get {
                                TestSuite suite =3D new TestSuite ();
        			return suite;

-- Namespace

Please keep the namespace within each test directory consistent - all
tests which are referenced in the same AllTests.cs must be in the same
namespace. Of course you can use subnamespaces as you like -
especially for subdirectories of your testsuite.

For instance, if your AllTests.cs is in namespace "MonoTests" and you
have a subdirectory called "System", you can put all the tests in that
dir into namespace "MonoTests.System".

-- Test your test with the microsoft runtime

If possible, try to run your testsuite with the Microsoft runtime on
Windows and make sure all tests in it pass. This is especially
important if you're writing a totally new testcase - without this
check you can never be sure that your testcase contains no bugs ....

Don't worry if you're writing your test on Linux, other people can
test it for you on Windows.

Sometimes you may discover that a test doesn't show the expected
result when run with the Microsoft runtime - either because there is a
bug in their runtime or something is misleading or wrong in their
documentation. In this case, please put a detailed description of the
problem to mcs/class/doc/API-notes and do also report it to the list -
we'll forward this to the Microsoft people from time to time to help
them fix their documentation and runtime.

-------------------- cut here ------------------------

-------------------- TemplateTest.cs begins ----------

// this is a template for making NUnit tests.  Text enclosed in square
// brackets (and the brackets themselves) should be replaced by appropiate
// code.

// [File Name].cs - NUnit Test Cases for [explain here]
// [Author Name] ([Author email Address])
// (C) [Copyright holder]

// these are the standard namespaces you will need.  You may need to add mo=
// depending on your tests.
using NUnit.Framework;
using System;

// all test namespaces start with "MonoTests."  Append the Namespace that
// contains the class you are testing, e.g. MonoTests.System.Collections
namespace MonoTests.[Namespace]

// the class name should end with "Test" and start with the name of the cla=
// you are testing, e.g. CollectionBaseTest
public class [Class to be tested]Test : TestCase {
	// there should be two constructors for your class.  The first one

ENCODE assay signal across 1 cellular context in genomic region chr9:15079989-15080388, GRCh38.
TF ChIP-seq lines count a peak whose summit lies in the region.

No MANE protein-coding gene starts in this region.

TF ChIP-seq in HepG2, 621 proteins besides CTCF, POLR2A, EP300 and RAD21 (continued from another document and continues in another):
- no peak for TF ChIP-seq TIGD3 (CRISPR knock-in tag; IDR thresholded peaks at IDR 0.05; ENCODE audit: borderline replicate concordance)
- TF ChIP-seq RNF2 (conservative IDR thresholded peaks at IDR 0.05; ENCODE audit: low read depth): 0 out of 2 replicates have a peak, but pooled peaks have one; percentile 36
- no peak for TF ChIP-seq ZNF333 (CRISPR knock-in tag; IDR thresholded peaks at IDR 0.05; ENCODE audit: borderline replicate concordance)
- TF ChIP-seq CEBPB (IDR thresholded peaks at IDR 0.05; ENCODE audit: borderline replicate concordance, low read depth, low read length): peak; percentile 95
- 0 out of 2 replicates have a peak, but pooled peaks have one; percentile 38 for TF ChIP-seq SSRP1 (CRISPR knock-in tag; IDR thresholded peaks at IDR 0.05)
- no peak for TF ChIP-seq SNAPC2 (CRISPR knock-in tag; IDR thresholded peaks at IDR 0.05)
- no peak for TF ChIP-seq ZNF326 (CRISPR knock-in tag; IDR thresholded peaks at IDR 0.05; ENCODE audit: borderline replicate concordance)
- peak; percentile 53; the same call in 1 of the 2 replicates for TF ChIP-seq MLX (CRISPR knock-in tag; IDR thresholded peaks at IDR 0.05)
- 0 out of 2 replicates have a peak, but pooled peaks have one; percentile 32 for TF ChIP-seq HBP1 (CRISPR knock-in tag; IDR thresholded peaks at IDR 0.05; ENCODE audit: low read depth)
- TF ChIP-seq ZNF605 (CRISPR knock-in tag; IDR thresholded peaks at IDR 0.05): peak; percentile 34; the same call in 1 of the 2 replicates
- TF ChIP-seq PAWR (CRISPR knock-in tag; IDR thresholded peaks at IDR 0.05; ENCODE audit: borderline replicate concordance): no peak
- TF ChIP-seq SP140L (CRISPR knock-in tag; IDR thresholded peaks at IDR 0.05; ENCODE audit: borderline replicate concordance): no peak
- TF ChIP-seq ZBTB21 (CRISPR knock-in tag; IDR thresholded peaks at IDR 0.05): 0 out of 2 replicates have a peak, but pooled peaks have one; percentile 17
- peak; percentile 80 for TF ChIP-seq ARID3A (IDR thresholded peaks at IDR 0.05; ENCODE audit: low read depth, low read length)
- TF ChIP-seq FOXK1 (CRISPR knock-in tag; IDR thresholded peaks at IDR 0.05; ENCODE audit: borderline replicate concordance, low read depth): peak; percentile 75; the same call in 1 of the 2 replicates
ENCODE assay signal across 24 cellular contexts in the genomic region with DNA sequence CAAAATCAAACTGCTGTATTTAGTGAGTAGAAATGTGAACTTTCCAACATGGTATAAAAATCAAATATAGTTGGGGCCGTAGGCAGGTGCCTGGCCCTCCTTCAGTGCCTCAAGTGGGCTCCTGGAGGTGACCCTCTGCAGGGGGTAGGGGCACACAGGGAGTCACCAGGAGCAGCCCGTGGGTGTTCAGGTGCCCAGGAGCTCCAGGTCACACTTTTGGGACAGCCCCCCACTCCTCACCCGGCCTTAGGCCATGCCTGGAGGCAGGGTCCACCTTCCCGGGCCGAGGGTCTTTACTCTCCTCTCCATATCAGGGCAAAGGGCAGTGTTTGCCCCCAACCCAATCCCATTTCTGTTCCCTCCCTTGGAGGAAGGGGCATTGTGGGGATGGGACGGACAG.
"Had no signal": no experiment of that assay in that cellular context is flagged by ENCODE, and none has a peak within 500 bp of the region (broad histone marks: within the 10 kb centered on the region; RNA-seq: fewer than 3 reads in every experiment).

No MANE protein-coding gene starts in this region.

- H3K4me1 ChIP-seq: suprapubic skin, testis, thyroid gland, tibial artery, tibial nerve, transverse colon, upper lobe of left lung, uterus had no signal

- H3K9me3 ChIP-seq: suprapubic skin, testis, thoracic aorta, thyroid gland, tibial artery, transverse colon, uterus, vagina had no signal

// (without parameters) should set the name to something unique.
	// Of course the name of the method is the same as the name of the
	// class
	public [Constructor]() : base ("[Namespace.Class]") {}
	public [Constructor](string name) : base(name) {}

	// this method is run before each Test* method is called. You can put
	// variable initialization, etc. here that is common to each test.
	// Just leave the method empty if you don't need to use it.
	protected override void SetUp() {}

	// this method is run after each Test* method is called. You can put
	// clean-up code, etc. here.  Whatever needs to be done after each test.
	// Just leave the method empty if you don't need to use it.
	protected override void TearDown() {}

	// this property is required.  You need change the parameter for
	// typeof() below to be your class.
	public static ITest Suite {
		get {=20
			return new TestSuite(typeof([Classname here]));=20

	// this is just one of probably many test methods in your test class.
	// each test method must start with "Test".  All methods in your class
	// which start with "Test" will be automagically called by the NUnit
	// framework.
	public void Test[Something] {
		// inside here you will exercise your class and then call Assert()

---------------------- TemplateTest.cs ends --------------
---------------------- CollectionBaseTest.cs begins ------
// System.Collections.CollectionBase
// Test suite for System.Collections.CollectionBase
// Author:
//    Nick D. Drochak II
// (C) 2001 Nick D. Drochak II

using System;
using System.Collections;
using NUnit.Framework;

namespace MonoTests.System.Collections

public class CollectionBaseTest : TestCase =09
	public CollectionBaseTest () : base ("System.Collection.CollectionBase tes=
tsuite") {}
	public CollectionBaseTest (String name) : base (name) {}

	// We need a concrete class to test the abstract base class
	public class ConcreteCollection : CollectionBase=20
		// These fields are used as markers to test the On* hooks.
		public bool onClearFired;
		public bool onClearCompleteFired;

		public bool onInsertFired;
		public int onInsertIndex;
		public bool onInsertCompleteFired;
		public int onInsertCompleteIndex;

		public bool onRemoveFired;
		public int onRemoveIndex;
		public bool onRemoveCompleteFired;
		public int onRemoveCompleteIndex;

		public bool onSetFired;
		public int onSetOldValue;
		public int onSetNewValue;
		public bool onSetCompleteFired;
		public int onSetCompleteOldValue;
		public int onSetCompleteNewValue;

		// This constructor is used to test OnValid()
		public ConcreteCollection()=09
			IList listObj;
			listObj =3D this;

		// This constructor puts consecutive integers into the list
		public ConcreteCollection(int i) {
			IList listObj;
			listObj =3D this;

			int j;
			for (j =3D 0; j< i; j++) {